Maximilian II was the Holy Roman Emperor from 1564 until his death in 1576. A member of the Austrian House of Habsburg, he was the eldest son of the Habsburg archduke Ferdinand I and Anne of Bohemia and Hungary. He was the nephew of Emperor Charles V. As the king, he adopted a policy of religious neutrality.
28 László Bíró
Second son of Emperor Ferdinand III, Leopold I became the heir apparent to his father’s throne on the death of his elder brother in 1654, being coroneted as the Holy Roman Emperor in 1658. Although he received little training for the throne, Austria became a great European power during his reign, emerging victorious in struggles against Ottoman Empire and France.
30 Karl Polanyi
Arthur Koestler was a Hungarian-British journalist and author. He achieved international fame in 1940 when he published an anti-totalitarian novel titled Darkness at Noon. He was honored with the prestigious Sonning Prize in 1968. In 1972, he was appointed a Commander of the Order of the British Empire for his contributions to the field of journalism.
32 Cornel Wilde
Austro-Hungarian journalist Leopold Weiss was a descendant of rabbis and ran away from home in his teens, taking up odd jobs, before finally becoming a journalist in Germany. His work took him to the Middle East, where he converted to Islam and adopted the name Muhammad Asad.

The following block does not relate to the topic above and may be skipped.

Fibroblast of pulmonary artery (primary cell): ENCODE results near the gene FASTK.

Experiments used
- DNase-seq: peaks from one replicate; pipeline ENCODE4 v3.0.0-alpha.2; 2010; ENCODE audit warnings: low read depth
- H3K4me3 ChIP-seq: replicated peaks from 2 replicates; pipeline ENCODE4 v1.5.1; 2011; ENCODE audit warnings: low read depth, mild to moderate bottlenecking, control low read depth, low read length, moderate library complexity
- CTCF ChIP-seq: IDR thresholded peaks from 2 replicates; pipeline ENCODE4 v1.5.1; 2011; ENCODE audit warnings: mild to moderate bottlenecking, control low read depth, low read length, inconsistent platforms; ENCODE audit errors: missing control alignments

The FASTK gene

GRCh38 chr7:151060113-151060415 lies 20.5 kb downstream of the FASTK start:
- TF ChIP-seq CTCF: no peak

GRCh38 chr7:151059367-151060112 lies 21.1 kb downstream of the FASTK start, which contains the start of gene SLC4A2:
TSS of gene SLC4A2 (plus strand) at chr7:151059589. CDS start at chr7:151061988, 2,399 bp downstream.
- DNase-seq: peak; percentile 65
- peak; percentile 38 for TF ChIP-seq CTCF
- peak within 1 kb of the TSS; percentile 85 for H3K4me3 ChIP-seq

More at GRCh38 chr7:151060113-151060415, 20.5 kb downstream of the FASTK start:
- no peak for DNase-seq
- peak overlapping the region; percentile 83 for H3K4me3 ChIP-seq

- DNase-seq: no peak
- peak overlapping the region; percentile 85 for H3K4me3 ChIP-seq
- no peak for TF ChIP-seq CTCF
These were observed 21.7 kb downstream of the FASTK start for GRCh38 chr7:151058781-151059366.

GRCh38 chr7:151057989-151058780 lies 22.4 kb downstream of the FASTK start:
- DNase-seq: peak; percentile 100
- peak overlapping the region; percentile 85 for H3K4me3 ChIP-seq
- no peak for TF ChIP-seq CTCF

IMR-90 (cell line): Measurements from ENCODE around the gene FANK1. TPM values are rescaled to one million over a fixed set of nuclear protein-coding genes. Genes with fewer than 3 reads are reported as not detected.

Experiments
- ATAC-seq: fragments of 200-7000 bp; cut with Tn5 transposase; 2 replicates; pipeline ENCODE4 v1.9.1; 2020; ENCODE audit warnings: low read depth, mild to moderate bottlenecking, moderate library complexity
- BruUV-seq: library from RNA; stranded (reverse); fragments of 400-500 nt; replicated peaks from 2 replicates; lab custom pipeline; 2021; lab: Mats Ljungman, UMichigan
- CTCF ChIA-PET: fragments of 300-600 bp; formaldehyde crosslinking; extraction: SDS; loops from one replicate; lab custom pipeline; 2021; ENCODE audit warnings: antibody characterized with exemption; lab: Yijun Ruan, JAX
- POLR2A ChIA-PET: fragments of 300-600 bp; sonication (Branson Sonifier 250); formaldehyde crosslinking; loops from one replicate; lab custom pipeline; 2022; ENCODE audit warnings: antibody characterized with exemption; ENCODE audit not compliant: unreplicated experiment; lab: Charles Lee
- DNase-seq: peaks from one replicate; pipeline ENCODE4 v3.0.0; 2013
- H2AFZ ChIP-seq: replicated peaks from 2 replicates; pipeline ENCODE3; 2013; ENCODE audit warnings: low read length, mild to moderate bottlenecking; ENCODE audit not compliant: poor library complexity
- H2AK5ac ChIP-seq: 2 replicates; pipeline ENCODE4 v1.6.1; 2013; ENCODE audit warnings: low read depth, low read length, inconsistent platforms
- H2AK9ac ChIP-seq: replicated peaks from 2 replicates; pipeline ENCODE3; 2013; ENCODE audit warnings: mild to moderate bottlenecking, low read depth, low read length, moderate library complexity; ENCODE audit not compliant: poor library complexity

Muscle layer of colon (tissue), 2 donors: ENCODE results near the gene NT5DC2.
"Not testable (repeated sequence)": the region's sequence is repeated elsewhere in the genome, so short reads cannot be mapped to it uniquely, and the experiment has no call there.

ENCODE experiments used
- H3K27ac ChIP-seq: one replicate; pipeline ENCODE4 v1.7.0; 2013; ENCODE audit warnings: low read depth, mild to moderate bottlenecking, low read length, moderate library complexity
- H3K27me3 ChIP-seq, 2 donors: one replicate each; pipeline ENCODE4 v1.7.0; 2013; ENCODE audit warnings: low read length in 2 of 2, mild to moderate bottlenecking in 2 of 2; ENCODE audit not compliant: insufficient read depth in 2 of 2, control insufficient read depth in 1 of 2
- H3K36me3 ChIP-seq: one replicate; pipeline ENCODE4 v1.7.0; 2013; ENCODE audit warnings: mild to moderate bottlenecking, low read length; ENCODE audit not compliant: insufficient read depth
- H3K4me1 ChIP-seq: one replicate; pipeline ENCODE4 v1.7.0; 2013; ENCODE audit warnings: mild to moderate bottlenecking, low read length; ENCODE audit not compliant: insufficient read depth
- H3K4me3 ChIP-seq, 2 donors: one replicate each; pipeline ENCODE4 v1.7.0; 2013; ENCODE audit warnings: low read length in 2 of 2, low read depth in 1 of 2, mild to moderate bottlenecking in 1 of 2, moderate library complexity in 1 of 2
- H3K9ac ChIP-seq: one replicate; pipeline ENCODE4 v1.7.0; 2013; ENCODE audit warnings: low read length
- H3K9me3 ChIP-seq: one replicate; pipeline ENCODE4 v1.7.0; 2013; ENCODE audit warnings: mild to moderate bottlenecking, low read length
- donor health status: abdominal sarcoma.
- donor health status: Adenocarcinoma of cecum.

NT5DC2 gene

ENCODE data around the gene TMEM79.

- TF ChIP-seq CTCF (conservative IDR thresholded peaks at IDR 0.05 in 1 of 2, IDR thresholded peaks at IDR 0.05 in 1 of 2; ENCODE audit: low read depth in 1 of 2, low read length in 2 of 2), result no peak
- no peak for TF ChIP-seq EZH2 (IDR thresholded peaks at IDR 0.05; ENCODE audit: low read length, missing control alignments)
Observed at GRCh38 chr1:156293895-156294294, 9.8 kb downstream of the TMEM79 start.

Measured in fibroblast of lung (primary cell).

36 John Hunyadi
39 Miklós Fehér
40 Thomas Szasz
41 János Áder
Hungarian president János Áder was born in the small town Csorna and is a qualified lawyer. His first step into politics was as a law expert of the liberal-democratic party Fidesz. He has previously been the Speaker of the National Assembly. The father of four is married to a judge.
42 Béla Tarr
Hungarian-French artist Victor Vasarely pioneered the Op Art movement, using geometric angles and depth in works such as Vega-Nor. He initially worked as a graphic artist in advertising agencies and then created masterpieces influenced by Surrealism and Abstract Expressionism. His work Zebra remains one of his best-known pieces.